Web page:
Gil offers this sobering overall assessment from his extensive, copiously documented analysis of the initial period of Muslim rule of Palestine, from 634 to 1099 C.E.:

These facts do not call for much interpretation; together they simply form a picture of almost unceasing insecurity, of endless rebellions and wars, of upheavals and instability... 70

The brutal nature of the Crusader’s conquest of Palestine, particularly of the major cities, beginning in 1098/99 C.E., has been copiously documented. 71 However, the devastation wrought by both Crusader conquest and rule (through the last decades of the 13th century) cannot reasonably be claimed to have approached, let alone somehow “exceeded”, what transpired during the first four and one-half centuries of Muslim jihad conquests, endless internecine struggles for Muslim dominance, and imposition of dhimmitude. As Emmanuel Sivan has observed, regarding Crusader dominion,


…practical considerations appear to have outweighed religious fanaticism and, when it came to the peasantry, the ‘infidel children of the devil’ in the villages were spared. It was clear to the Crusaders that they were themselves too few to dispense with the labor of local …farmers in cultivating the soil. 72


Moreover, we cannot ignore the testimony of Isaac b. Samuel of Acre (1270-1350 C.E.), one of the most outstanding Kabbalists of his time. Conversant with Islamic theology and often using Arabic in his exegesis, Isaac nevertheless believed that it was preferable to live under the yoke of Christendom rather than that of Islamdom. Acre was taken from the Crusaders by the Mamelukes in 1291 in a very brutal jihad conquest described by Runciman:


Soon the Moslem soldiers penetrated right through the city, slaying everyone, old men, women and children alike. A few lucky citizens who stayed in their houses were taken alive and sold as slaves, but not many were spared. No one could tell the number of those that perished…Some prisoners were freed and returned to Europe after nine or ten years of captivity…Many women and children disappeared for ever into the harems of Mameluk emirs. Owing to the plentiful supply the price of a girl dropped to a drachma a piece in the slave market at Damascus. But the number of Christians that were slain was greater still…As soon as Acre was in his power, the Sultan (al-Ashraf Khalil) set about its systematic destruction…The houses and bazaars were pillaged, then burned; the buildings (of the Orders) and the fortified towers and castles were dismantled; the city walls were left to disintegrate. When the German pilgrim, Ludolf of Suchem passed by some forty years later, only a few peasants lived amongst the ruins of the once splendid capital…73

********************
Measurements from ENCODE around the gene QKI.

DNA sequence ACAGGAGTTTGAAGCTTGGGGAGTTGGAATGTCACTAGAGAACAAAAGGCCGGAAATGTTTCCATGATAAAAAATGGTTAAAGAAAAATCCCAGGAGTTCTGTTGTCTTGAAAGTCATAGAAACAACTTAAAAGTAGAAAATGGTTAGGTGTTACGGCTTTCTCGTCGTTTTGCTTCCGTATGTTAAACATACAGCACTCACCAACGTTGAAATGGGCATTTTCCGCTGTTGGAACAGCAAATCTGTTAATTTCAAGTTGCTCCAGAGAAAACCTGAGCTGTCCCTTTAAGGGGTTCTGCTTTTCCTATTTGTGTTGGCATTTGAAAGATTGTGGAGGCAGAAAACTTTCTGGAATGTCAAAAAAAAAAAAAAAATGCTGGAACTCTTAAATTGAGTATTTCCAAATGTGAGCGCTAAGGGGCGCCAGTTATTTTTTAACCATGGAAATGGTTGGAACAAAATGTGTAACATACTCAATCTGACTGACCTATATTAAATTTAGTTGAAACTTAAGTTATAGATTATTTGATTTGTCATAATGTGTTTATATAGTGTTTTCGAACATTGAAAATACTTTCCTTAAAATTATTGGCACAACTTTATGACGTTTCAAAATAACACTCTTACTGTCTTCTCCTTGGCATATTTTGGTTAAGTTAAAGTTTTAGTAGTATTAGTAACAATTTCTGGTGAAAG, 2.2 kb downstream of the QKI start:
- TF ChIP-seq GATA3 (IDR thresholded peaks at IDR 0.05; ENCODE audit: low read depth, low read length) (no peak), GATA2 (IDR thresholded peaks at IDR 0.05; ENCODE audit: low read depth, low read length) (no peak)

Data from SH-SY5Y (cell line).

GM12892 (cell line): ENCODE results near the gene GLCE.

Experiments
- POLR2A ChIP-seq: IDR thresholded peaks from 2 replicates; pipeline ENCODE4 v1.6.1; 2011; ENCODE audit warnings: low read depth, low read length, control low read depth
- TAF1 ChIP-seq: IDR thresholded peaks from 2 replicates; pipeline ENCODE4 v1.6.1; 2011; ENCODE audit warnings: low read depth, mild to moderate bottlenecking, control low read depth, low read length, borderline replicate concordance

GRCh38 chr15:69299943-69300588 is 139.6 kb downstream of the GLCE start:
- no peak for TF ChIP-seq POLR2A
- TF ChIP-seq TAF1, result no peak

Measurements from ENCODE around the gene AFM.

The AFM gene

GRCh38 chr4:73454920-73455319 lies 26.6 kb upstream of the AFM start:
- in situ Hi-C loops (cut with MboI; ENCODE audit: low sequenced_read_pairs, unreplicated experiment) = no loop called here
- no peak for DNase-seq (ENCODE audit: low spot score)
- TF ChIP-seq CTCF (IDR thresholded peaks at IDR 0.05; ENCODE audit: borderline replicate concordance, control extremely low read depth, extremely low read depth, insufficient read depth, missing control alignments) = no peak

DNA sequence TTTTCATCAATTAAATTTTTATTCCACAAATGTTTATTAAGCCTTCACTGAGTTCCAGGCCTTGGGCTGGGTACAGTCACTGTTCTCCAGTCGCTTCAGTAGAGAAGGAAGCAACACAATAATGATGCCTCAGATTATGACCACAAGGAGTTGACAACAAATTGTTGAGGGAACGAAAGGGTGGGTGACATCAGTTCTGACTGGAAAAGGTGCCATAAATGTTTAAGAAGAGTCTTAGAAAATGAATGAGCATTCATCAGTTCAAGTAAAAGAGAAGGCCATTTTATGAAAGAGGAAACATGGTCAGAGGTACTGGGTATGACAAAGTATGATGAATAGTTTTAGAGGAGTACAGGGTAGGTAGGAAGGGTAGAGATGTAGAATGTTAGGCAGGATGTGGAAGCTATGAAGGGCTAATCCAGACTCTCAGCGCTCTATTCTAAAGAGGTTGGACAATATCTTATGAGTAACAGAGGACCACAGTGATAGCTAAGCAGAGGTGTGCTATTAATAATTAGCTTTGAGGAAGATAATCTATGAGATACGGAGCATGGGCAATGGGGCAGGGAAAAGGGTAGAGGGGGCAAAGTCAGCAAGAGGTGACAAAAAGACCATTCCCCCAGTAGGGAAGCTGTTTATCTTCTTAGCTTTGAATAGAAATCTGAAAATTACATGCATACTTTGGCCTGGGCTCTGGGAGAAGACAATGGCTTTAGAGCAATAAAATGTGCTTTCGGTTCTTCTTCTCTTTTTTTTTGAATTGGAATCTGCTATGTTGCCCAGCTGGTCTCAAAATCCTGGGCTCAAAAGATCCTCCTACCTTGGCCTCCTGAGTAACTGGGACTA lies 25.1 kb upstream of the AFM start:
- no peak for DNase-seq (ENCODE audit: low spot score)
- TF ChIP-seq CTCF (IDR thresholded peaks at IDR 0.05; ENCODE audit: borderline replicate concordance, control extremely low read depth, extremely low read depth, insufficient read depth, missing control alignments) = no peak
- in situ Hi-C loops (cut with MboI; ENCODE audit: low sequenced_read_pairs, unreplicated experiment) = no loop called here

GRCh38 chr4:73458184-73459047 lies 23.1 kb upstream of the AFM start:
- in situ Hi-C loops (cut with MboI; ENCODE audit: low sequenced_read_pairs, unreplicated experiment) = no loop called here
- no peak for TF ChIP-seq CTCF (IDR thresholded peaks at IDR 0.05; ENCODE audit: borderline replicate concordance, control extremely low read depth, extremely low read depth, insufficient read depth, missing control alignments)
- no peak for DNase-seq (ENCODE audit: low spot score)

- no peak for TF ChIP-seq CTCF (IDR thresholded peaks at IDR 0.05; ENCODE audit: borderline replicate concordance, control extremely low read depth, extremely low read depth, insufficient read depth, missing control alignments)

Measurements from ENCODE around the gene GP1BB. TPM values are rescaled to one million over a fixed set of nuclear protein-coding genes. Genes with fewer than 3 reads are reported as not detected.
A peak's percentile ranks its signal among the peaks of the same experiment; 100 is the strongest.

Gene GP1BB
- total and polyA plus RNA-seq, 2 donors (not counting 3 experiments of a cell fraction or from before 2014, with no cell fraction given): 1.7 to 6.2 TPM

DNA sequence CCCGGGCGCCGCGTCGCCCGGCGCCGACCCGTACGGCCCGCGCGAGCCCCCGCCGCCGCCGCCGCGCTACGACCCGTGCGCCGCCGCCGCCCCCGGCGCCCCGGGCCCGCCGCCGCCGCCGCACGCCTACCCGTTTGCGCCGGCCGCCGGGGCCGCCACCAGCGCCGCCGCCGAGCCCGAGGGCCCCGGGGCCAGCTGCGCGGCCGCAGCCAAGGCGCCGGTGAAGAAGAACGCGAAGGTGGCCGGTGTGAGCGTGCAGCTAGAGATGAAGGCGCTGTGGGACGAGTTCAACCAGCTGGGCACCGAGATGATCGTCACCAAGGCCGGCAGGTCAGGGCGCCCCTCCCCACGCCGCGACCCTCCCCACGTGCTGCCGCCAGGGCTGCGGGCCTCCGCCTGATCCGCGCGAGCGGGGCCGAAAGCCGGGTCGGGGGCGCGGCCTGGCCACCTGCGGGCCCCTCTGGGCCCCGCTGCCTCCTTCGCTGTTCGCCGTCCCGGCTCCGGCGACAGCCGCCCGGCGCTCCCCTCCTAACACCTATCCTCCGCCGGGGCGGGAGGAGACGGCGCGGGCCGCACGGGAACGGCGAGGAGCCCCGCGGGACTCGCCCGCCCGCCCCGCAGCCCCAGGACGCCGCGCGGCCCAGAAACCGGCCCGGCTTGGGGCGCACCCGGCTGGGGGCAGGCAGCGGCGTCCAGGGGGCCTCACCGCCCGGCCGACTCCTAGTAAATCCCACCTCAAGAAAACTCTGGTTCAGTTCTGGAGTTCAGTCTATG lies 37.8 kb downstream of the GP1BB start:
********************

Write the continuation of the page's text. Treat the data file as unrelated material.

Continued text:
Accordingly, despite the precept to dwell in the Holy Land, Isaac b. Samuel fled to Italy and thence to Christian Spain, where he wrote:


The word ziz in Arabic is derogatory, for when they wish to say in that tongue, ‘Strike him upon the head,’ ‘Give him a blow upon the neck,’ they say zazzhu (‘hit him’)…Indeed, on account of our sins they strike upon the head the children of Israel who dwell in their lands and they thus extort money from them by force. For they say in their tongue, mal al-yahudi mubah, ‘it is lawful to take money of the Jews.’ For, in the eyes of the Muslims, the children of Israel are as open to abuse as an unprotected field. Even in their law and statutes they rule that the testimony of a Muslim is always to be believed against that of a Jew. For this reason our rabbis of blessed memory have said, ‘Rather beneath the yoke of Edom [Christendom] than that of Ishmael.’ They plead for mercy before the Holy One, Blessed be He, saying, ‘Master of the World, either let us live beneath Thy shadow or else beneath that of the children of Edom’ (a Talmudic verse) 74


Following the interlude of Crusader dominion over Palestine (1099 to 1291 C.E.), Muslim rule was restored under the Mamluks. Professor C. E. Bosworth characterizes the repercussions for the dhimmi Christian and Jewish communities in Egypt and Syro-Palestine due to efforts by the Mamluk Sultans [1250-1516, C.E.] “…to keep alight the spirit of jihad and the feelings of Muslim xenophobia.”, as follows: